An abbreviated version of the Letter to the Editor of American Theatre Magazine has been published in the current issue. It is placed along side a letter written by Dr. Scott Walters and an informative letter by Mark Valdez, national coordinator for the Network of Theater Ensembles.
Teresa Eyring also replies saying (it is edited for space):
In the beginning of his performance, he [Mike Daisey] talks about an artistic director who advised that the title wasn’t quite right. But oops…too late. In any event, I was intrigued by the idea that theater could be powerful enough to fail America (as opposed to failing a particular city or group of artists or students or its own values). And it inspired me to choose a similarly hyperbolic title for my coloumn in order to reflect the ways that theater has impacted American life to the positive. I have also written about-and will continue to write about-the troubles and the failures in our system, such as the Feb. ’08 (correction it is Jan. ’08) coloumn on actors’ compensation and underemployment (which recieved exactly zero discussion in the blogosphere). My intention with this particular coloumn was not to dismantle Daisey’s entire premise, but rather shine a light on what is often neglected but very vibrant part of our ecosystem.
After her suggestion I read the January ’08 article “Actors and Money“. There did not seem to be much to the article except for the one known fact that actors do not get paid well, if at all. One positive note, there is one scholarship for actors out there, The Fox Foundation Resident Actor Fellowships, administered by TCG. Eyring also mentions, “According to Actorsâ€™ Equity Association, just 18,000 of its 47,000 members were working in 2006â€“07, with the average number of work weeks at 17 weeks per actor in a year. Nearly 70 percent of these working actors earned $15,000 or less from work on stage; just 6 percent earned more than $75,000.” That leaves 29,000+ actors in need of the fellowship. I don’t think the Fox Foundation has a budget the size of say the Bill and Melinda Gates Foundation.Â Also the requirement for the fellowship is that the applicant has to be working with a theater associated with TCG.Â I am curious to know how many of the 30% of actors currently working are working with TCG theaters.Â The article ends on what I think is a somber note. The executive director of Actors’ Equity is going “reach out to the theatre community to discuss how we can make progress for actors and theatres through new ways of thinking about these issues in a world that is rapidly changing.” I am all for dialogue, but I wonder if it is the type of dialogue that is going to ever reach the benefit of the artists.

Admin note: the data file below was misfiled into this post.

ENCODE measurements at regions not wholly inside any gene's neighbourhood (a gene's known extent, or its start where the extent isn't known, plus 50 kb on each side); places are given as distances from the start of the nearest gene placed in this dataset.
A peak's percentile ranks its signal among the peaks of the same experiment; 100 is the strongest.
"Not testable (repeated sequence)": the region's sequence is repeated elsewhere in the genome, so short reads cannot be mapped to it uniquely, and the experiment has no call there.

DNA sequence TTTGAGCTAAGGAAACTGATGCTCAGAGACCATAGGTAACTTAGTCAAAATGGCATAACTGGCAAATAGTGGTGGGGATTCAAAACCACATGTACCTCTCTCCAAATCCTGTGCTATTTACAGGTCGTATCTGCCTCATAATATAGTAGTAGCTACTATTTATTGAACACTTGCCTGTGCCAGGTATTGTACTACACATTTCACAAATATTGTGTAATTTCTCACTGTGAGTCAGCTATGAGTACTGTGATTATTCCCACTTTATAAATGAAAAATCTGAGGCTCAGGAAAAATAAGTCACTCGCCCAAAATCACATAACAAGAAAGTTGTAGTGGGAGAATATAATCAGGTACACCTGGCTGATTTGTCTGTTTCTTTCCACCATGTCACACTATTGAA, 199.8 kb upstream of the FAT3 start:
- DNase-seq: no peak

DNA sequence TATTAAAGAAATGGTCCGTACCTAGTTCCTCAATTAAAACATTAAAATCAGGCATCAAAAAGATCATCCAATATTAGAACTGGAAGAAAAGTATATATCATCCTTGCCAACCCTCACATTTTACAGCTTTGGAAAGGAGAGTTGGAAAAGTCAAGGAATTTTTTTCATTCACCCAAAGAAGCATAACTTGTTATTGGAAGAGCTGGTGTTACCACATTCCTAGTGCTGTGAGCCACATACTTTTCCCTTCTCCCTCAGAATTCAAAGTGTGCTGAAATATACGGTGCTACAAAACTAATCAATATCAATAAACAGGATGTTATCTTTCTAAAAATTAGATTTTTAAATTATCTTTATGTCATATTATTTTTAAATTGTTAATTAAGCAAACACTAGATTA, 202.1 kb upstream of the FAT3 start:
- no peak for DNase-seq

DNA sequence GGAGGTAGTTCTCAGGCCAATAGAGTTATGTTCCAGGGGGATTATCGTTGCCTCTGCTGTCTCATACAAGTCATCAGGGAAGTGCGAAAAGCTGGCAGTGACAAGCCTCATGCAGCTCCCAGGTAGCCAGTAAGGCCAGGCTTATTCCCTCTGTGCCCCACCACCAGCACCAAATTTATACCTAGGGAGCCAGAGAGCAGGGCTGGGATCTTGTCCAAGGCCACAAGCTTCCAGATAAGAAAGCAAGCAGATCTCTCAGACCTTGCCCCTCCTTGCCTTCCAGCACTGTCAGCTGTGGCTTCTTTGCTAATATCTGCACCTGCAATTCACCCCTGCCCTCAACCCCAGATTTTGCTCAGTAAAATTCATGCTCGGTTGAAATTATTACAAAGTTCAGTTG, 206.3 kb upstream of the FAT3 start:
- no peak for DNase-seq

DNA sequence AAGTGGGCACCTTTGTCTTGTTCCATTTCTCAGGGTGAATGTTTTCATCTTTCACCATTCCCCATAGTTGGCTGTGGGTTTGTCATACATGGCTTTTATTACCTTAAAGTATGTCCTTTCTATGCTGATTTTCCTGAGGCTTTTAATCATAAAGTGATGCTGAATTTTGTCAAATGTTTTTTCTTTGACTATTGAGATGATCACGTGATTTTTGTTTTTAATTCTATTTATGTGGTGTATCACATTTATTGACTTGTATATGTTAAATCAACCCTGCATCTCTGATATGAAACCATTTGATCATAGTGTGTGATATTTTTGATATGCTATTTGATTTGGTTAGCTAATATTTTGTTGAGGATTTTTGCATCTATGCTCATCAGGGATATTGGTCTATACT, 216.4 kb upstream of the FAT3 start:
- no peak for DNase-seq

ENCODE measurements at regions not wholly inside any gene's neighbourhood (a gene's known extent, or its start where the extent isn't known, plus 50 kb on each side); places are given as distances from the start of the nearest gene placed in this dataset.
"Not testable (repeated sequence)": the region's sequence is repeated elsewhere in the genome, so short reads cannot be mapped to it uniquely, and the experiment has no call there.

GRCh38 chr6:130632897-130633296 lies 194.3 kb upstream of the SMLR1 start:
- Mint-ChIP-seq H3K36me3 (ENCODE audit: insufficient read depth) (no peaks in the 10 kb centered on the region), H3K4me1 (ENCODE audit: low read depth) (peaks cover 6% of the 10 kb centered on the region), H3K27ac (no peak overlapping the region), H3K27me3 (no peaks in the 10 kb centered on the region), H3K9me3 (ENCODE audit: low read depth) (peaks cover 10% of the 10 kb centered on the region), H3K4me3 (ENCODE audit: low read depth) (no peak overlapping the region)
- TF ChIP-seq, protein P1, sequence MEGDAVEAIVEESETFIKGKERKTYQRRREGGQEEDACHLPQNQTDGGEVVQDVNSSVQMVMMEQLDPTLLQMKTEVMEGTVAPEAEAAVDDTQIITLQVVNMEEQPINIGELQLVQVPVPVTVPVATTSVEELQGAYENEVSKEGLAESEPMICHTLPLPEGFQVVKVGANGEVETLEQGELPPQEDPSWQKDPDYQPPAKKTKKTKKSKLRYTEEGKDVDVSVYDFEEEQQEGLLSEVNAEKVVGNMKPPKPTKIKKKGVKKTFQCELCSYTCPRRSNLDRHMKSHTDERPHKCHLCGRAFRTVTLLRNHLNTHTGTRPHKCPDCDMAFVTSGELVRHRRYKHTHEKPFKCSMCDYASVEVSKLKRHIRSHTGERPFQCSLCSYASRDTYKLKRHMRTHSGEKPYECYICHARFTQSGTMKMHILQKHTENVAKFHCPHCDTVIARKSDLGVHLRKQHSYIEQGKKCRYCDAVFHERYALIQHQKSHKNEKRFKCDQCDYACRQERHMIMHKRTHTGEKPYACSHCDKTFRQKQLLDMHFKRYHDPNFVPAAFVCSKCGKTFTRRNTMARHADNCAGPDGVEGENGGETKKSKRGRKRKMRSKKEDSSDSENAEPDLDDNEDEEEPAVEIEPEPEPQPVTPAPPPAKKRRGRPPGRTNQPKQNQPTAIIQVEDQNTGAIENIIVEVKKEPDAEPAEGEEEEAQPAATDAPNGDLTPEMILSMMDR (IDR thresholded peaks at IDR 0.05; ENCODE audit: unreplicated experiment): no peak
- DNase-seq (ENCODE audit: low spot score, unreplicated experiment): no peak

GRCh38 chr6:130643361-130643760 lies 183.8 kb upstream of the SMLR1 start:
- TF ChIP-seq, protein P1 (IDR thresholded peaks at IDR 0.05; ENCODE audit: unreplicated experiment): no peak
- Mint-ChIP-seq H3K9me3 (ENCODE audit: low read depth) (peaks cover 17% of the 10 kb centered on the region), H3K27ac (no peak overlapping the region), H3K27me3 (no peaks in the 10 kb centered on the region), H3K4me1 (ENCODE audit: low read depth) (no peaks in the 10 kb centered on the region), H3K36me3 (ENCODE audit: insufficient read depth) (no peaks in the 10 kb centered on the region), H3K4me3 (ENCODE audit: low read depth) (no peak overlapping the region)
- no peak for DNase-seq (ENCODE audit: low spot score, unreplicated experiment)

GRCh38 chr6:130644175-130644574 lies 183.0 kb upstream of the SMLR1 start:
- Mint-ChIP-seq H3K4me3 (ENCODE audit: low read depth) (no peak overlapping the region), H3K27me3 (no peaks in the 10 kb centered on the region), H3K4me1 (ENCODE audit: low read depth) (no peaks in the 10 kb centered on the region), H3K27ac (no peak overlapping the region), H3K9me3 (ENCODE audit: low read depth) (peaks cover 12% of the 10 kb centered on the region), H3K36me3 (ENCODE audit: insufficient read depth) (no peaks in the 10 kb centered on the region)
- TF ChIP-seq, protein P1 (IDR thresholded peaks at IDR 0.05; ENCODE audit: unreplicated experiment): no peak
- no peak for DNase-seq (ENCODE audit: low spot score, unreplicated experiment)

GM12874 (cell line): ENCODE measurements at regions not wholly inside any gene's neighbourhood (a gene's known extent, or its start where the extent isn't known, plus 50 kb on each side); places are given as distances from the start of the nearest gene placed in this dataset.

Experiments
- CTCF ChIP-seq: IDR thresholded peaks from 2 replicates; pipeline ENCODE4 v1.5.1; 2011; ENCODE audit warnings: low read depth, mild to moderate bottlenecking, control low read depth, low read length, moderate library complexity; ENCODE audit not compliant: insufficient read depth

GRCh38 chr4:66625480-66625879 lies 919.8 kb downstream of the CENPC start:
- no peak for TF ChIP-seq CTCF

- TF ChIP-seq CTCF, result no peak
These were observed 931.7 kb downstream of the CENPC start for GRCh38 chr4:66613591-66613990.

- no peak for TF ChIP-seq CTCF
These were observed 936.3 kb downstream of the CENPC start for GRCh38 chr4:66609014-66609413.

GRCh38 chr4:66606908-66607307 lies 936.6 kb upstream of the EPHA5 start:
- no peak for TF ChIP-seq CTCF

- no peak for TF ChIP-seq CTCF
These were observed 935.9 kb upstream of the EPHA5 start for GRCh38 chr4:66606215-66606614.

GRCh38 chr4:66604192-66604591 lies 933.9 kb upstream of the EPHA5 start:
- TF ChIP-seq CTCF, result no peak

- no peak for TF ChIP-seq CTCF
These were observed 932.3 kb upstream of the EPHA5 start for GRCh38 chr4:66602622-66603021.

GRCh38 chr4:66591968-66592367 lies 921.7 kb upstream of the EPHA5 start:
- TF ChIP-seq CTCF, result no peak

I recommended a type of dialogue the TCG could spearhead and support. Devoting a whole issue to this topic, but they did not respond or include the recommendation in the published letter. I especially liked the idea that they include Mike Daiseyâ€™s monologue How Theatre Failed America in the issue so that people who were not able to see the show can determine for themselves if the show is really all that hyperbolic. I guess the magazine can only have one “hyperbolic” article per issue. My main concern is that the American Theater magazine continues this discussion in a way that goes from one personâ€™s editorial to the whole magazine being a conduit of opinions, from all aspects of the theater community, so that one day we can go from discussion to deconstruction to action and then to a re-birth of the American regional theater that recognizes the need to care for the artists as people and not a commodity to be used and tossed away.
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